Apollo once again lures three women into becoming oracles to tell him about the First Born. We get a repeated history of First Born, but this time we find out what happens after Hera begs the witch to spare him. He essentially becomes an R-rated version of Tarzan as he is taken in by a pack of wolves, lives, hunts, and breeds with them, yet his “contempt ate away his contentment” and he eventually conquers the world. Normally, villains’ efforts continuously remain in vain as they always come so close to taking over the world and one minor slip up ruins it all, but First Born is a different story.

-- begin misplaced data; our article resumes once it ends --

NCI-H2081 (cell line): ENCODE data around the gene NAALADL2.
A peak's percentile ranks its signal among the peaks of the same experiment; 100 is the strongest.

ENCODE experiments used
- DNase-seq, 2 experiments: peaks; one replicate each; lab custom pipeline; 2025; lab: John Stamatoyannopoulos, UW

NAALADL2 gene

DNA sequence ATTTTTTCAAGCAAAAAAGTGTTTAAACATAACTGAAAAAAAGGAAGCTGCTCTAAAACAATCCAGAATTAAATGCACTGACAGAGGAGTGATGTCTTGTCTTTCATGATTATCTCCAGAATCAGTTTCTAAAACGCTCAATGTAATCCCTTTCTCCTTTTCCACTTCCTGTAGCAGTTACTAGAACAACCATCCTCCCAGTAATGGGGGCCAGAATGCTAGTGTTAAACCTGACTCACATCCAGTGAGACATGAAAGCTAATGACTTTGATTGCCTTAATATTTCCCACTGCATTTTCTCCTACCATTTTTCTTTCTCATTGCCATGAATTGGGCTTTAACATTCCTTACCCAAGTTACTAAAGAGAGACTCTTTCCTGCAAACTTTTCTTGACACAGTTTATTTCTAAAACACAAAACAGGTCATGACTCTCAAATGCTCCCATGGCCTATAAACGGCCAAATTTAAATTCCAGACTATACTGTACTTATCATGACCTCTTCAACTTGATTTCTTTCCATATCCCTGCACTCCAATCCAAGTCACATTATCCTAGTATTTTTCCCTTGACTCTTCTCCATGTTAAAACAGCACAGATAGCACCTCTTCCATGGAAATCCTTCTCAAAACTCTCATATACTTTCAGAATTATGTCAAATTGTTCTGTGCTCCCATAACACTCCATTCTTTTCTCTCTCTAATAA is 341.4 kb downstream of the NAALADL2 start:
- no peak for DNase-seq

After extremely loving the first two volumes and being majorly disappointed with the third volume, I approached this one with a lot more caution and fewer expectations.
This book is apparently based on a true story, yet I am not sure which portions are fiction. I am assuming that the general plot is true whereas the other details were made for the book.
In the midst of the conversation that he started with my brothers and I, the man asked us if we were the type of people who still liked books. Still liked books, as if I would associate with anyone who stopped liking them. He then informed me of this store called Book Barn that sells used books and serves cheez-its and coffee while you shop. He said the last two as if I needed them as incentives to visit the store.
I then vowed to myself that I would not buy a new book until I have read all the books that I own (I have a bad habit of buying new books before reading my other books and they then become forgotten place-holders on my shelf).